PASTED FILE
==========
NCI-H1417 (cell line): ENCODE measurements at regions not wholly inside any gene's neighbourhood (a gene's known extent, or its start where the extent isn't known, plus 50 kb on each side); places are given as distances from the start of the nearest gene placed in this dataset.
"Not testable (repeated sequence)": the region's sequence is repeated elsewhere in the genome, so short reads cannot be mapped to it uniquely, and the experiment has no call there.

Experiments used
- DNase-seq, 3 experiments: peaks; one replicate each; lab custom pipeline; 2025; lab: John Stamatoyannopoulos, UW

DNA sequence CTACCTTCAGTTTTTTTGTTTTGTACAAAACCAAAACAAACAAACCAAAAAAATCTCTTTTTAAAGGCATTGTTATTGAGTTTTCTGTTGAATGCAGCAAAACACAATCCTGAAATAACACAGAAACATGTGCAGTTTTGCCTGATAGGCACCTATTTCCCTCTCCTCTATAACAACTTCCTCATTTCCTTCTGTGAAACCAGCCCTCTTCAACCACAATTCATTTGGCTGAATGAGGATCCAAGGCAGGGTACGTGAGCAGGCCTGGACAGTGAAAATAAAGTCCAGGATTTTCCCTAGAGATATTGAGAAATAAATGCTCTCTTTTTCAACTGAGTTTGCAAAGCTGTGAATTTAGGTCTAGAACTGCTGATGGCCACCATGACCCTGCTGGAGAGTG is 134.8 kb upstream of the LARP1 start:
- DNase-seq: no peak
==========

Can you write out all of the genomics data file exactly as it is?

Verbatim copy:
NCI-H1417 (cell line): ENCODE measurements at regions not wholly inside any gene's neighbourhood (a gene's known extent, or its start where the extent isn't known, plus 50 kb on each side); places are given as distances from the start of the nearest gene placed in this dataset.
"Not testable (repeated sequence)": the region's sequence is repeated elsewhere in the genome, so short reads cannot be mapped to it uniquely, and the experiment has no call there.

Experiments used
- DNase-seq, 3 experiments: peaks; one replicate each; lab custom pipeline; 2025; lab: John Stamatoyannopoulos, UW

DNA sequence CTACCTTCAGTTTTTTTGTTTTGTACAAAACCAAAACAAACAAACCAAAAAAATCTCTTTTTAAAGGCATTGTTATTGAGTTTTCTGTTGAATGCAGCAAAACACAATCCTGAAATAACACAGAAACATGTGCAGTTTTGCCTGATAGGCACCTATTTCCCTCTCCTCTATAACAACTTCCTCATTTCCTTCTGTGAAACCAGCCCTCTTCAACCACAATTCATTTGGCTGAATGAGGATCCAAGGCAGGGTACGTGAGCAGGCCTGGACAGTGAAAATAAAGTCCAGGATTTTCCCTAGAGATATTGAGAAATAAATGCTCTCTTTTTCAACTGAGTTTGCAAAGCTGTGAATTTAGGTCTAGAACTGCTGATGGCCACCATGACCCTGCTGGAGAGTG is 134.8 kb upstream of the LARP1 start:
- DNase-seq: no peak